17. July 2008 · 2 comments · Categories: Ramble

I have a teenager here, although only for one more year (Happy 19th birthday, Jameson!), and having three children I’ve gone through two already. So I laughed when I read How to listen to classical music (for teenagers). The writer is, i’m guessing, only shortly out of “teendom”, although I can’t say for sure.

Anyway, the post made me laugh. A little.


When you are between 12-18 years old do not listen to your stupid teachers who say you should do art this way or that way because they are stupid and old and pathetic and they JUST GIVE STUPID ARBITRARY RULES.

Yup. That’s me, all right. 😉

17. July 2008 · Comments Off on I’d Name It Differently · Categories: Links, Opera

A special opera written by Vietnamese bloggers is about to be produced, “Dream and Reality”.
Blog Opera (/blogviet/blogopera/), sponsored by the Ministry of Culture, Sports and Tourism and the Swedish Embassy in Vietnam, is a forum for Vietnamese youth, especially bloggers, to share their ideas, feelings and sentiments about the topic “Dream and Reality”.
The programme also aims to encourage Vietnamese youth to approach opera through contributing their ideas and initiatives. Based on super-short stories (around 100 words) of bloggers on Blog Opera, a jury will select the best and unique ideas to develop them into an opera entitled “Dream and Reality”.

I’d call it Blopera, myself. But that’s just me.


For its first program of the season, the Midsummer Mozart Festival Orchestra will perform the aforementioned early Divertimento; the romantic Piano Concerto No. 23, featuring Jon Nakamatsu; the first of Mozart’s four last, increasingly complex symphonies, No. 38, known as “Prague” after its premiere there in 1786; and the lyrical Oboe Concerto, featuring Laura Griffiths. This piece has only been known in this form since the 1920s when it was discovered that Mozart’s Flute Concerto, K.314, was a transcription of this previously composed work for oboe.

The Midsummer Mozart Festival program will be performed this evening, Thursday, July 17, 7:30 p.m., at Mission Santa Clara, SCU Campus, Santa Clara; Friday, July 18, 7:30 p.m., Herbst Theatre, San Francisco; Saturday, July 19, 6:30 p.m., Gundlach Bundschu Winery, Sonoma (outdoors), where dinner can be ordered with tickets; and Sunday, July 20, 7:30 p.m., First Congregational Church, here in Berkeley.

The second program of the festival will feature two spectacular compositions, the Serenade for Woodwinds and Contrabass, “Gran Partita,” and the Piano Concerto No. 24, with Nikolai Demidenko as soloist. In the “Gran Partita” Mozart plays six pairs of horns and a string bass like an organ. These are the greatest horn orchestrations before Duke Ellington. The Piano Concerto, one of only two that he wrote in a minor key, was one of the few pieces by Mozart to be popular in the 19th century. Its emotional sturm und drang anticipates romanticism.

This second program will be performed Thursday, July 24, 7:30 p.m., Mission Santa Clara, SCU Campus, Santa Clara; Friday, July 25, 7:30 p.m., Herbst Theatre, San Francisco; Saturday, July 26, 6:30 p.m., Gundlach Bundschu Winery, Sonoma; and Sunday, July 27, 7:30 p.m., First Congregational Church, Berkeley.

For its unprecedented third week of programming, Midsummer Mozart has come up with three ambitious concerts. First, a solo piano recital bringing back Nikolai Demidenko to perform well-known favorites such as the Piano Sonata, another dark piece in a minor key; and the Adagio, K.540; as well as less well-known works like the remarkable, Bach-influenced Praeludium and Fugue, K.394; the touching Allegro, which he wrote for his wife Constanze and her youngest sister Sophie; and the almost never performed Andante for a mechanical organ. As a lagniappe, Demidenko will also give out with all 24 Preludes of Chopin’s Op. 28. This concert will only be performed on Thursday, July 31, 7:30 p.m., First Congregational Church, Berkeley.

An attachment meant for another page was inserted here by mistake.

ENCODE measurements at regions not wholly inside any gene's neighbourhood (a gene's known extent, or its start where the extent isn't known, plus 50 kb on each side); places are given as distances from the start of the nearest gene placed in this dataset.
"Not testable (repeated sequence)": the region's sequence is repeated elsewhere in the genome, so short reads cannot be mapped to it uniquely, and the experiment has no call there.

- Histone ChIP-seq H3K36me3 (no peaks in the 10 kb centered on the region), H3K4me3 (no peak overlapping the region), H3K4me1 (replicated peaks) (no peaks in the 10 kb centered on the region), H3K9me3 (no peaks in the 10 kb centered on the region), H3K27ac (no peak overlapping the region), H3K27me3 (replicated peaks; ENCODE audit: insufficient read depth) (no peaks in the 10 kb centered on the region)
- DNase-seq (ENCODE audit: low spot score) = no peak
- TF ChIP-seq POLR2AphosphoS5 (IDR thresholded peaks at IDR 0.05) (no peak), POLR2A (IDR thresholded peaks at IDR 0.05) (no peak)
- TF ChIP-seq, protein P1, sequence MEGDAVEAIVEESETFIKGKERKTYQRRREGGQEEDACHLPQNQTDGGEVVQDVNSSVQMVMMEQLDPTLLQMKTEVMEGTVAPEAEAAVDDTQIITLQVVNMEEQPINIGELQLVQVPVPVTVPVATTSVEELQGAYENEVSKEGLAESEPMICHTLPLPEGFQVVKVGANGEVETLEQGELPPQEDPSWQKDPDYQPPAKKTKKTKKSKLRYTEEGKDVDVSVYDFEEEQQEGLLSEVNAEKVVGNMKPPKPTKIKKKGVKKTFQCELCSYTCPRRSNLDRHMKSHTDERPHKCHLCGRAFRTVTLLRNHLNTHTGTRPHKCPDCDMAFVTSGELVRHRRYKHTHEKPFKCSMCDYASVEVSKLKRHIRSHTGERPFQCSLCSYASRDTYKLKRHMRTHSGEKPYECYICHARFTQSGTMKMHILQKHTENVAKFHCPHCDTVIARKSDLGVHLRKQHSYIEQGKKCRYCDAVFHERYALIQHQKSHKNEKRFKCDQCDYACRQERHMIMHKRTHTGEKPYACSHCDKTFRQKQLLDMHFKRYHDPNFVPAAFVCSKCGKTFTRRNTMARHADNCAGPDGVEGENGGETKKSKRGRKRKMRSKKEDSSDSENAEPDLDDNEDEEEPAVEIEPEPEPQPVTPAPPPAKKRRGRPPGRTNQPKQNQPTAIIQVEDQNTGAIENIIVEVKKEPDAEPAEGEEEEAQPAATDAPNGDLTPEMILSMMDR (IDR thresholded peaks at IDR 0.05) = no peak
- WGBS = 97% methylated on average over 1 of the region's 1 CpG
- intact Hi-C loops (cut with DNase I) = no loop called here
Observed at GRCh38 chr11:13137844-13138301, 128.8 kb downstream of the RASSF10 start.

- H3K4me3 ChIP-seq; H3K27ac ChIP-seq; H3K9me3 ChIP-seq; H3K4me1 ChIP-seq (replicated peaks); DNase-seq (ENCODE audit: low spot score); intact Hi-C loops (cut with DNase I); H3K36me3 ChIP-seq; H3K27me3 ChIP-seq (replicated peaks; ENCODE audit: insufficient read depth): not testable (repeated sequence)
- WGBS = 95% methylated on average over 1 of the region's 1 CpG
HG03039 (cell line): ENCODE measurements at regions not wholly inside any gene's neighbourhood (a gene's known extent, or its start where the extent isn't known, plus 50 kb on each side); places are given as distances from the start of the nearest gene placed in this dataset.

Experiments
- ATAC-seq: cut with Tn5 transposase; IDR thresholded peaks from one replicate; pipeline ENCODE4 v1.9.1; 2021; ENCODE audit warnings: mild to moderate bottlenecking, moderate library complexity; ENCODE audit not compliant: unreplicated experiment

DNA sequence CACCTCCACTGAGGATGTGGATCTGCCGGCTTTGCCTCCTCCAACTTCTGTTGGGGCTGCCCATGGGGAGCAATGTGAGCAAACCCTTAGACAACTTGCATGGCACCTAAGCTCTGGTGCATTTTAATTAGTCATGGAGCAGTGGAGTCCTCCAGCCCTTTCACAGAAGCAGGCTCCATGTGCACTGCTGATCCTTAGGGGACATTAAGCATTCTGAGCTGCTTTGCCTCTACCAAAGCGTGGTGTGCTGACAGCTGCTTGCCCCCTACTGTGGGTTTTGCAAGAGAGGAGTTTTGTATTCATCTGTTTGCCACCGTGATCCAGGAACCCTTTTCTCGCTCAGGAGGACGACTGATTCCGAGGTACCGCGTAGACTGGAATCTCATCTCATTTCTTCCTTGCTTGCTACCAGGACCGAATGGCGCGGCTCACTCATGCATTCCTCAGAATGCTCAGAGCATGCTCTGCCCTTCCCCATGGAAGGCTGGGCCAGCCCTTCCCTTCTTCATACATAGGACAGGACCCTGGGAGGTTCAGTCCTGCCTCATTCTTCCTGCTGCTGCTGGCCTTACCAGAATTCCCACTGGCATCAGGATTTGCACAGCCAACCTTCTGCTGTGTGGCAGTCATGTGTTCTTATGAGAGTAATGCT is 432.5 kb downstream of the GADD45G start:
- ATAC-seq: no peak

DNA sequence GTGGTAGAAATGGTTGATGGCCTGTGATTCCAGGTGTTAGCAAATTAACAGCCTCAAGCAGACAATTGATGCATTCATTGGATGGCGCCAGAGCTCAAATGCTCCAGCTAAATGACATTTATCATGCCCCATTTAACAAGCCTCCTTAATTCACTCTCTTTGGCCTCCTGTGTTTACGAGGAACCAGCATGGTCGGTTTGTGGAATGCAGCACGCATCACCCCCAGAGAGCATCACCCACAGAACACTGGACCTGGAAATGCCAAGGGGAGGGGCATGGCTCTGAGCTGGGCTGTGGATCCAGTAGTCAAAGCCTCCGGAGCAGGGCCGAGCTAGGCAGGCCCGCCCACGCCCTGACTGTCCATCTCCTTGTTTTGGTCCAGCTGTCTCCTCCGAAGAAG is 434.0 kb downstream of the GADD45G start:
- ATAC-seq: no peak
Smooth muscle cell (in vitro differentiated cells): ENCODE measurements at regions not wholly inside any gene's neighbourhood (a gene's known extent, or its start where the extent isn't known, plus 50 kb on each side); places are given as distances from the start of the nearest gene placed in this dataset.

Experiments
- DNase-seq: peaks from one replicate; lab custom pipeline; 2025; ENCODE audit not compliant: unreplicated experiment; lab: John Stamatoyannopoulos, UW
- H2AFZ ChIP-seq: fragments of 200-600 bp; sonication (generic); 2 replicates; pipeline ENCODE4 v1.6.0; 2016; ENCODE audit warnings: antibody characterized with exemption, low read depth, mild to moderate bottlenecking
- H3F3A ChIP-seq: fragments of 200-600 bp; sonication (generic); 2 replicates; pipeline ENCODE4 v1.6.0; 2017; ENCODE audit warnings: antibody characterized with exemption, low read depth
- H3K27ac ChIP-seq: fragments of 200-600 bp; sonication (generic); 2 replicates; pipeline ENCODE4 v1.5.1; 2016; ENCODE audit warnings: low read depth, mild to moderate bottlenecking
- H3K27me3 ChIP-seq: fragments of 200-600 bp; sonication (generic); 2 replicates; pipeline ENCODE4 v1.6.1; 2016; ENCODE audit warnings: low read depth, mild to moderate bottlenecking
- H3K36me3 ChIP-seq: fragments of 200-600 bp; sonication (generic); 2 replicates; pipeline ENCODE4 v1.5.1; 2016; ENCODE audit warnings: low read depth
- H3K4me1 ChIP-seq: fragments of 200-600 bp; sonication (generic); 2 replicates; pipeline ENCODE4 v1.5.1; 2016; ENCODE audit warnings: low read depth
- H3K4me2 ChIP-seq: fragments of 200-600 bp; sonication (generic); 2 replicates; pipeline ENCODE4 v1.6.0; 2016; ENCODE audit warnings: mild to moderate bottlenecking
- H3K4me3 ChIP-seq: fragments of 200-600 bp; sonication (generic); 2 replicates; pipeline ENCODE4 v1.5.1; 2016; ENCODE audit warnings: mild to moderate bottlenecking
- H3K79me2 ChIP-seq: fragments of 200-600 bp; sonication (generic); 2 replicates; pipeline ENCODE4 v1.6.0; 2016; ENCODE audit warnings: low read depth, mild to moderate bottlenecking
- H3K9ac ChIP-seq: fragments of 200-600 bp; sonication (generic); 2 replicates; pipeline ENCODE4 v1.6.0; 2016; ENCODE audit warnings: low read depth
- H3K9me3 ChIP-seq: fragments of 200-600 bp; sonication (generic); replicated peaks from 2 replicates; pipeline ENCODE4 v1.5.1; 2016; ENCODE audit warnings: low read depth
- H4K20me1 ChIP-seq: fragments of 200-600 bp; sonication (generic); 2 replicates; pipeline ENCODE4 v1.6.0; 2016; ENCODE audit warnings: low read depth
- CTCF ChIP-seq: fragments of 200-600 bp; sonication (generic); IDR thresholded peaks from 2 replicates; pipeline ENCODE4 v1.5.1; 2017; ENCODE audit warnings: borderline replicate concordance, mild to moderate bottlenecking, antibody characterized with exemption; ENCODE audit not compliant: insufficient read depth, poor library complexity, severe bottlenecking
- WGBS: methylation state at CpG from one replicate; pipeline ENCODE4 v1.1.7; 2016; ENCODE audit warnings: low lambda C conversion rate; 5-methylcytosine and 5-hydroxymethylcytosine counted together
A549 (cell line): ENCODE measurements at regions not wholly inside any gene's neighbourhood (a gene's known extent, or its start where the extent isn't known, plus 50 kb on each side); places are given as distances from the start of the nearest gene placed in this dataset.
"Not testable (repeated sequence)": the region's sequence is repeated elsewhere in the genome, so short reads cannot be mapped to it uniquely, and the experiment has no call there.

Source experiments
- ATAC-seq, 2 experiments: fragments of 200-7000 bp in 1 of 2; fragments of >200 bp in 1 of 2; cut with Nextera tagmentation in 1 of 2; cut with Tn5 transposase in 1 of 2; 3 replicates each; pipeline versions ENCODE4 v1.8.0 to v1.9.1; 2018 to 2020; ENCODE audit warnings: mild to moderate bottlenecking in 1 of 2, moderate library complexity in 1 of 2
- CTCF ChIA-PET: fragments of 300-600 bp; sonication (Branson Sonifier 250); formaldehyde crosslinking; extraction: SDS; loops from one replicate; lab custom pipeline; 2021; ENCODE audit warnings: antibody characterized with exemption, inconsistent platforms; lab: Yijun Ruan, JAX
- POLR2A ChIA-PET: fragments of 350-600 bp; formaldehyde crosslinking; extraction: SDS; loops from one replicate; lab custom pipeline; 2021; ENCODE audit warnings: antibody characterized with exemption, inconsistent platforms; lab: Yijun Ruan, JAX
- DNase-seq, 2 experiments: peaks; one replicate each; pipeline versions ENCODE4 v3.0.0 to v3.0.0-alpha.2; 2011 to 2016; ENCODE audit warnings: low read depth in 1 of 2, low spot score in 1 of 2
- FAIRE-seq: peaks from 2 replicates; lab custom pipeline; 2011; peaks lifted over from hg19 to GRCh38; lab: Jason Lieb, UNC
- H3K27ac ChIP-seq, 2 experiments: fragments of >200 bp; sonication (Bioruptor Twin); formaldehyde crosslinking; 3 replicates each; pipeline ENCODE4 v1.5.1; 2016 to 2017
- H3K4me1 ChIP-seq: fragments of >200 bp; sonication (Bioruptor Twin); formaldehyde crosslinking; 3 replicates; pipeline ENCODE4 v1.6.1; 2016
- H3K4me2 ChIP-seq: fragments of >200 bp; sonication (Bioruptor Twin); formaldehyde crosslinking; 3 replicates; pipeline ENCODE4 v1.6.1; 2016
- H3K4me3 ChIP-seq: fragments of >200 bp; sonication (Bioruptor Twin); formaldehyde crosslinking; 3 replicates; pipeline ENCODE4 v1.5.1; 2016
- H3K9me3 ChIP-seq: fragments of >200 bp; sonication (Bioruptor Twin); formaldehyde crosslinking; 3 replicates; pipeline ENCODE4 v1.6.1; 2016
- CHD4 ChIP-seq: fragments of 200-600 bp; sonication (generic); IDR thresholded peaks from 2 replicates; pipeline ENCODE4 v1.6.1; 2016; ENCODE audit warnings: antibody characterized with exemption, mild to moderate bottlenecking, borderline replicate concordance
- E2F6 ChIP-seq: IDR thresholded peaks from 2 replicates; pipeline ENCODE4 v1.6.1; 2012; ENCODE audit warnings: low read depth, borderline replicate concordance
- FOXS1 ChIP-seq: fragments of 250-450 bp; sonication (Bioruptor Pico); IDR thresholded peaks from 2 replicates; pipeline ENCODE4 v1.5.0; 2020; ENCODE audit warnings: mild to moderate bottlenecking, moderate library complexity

I read this here.

I’ve always thought George Cleve’s Mozart interpretations to be excellent. I played in the group for a number years (as second oboist) and certainly learned a ton of Mozart.

My only quibble with the article is the use of the word “unprecedented”. When I was in the group (back in the 80s) we did three weeks’ worth of concerts. In addition, we sometimes did a special concert at Davies and we did a run at Buena Vista Winery. So where the writer gets the idea that the third week is unprecedented I do not know.

17. July 2008 · Comments Off on Isn’t This Old News? · Categories: Links, Old News, Ramble · Tags:

Arts Journal has a link up, posted just today, about something I blogged about quite a while ago. Geesh. Maybe AJ needs me. Ya think? So sure, certain pieces can make wine taste better. Anyone who reads my site already knew that. So there.

I guess AJ doesn’t read my blog and … well … how mind-boggling is that?! (And how mind-boggling is it that I typed “mind-bloggling” first?)

What I want to know, though, is which wine will make the music sound better? Because if we can figure that out think of how our audiences might grow.

17. July 2008 · Comments Off on Concerto de Aranjuez · Categories: English horn, Links, Videos, Watch

I was only going to put the slow movement up, but I decided that was just wrong. So here you go, beginning at the beginning!

I loved what a listener wrote in the comment section of this part of the concerto:

Don’t listen to it when you are lovesick, it makes you want to die.

I love playing the English horn solo in this piece. I think I’ve played it with three different guitarists … I just can’t remember who!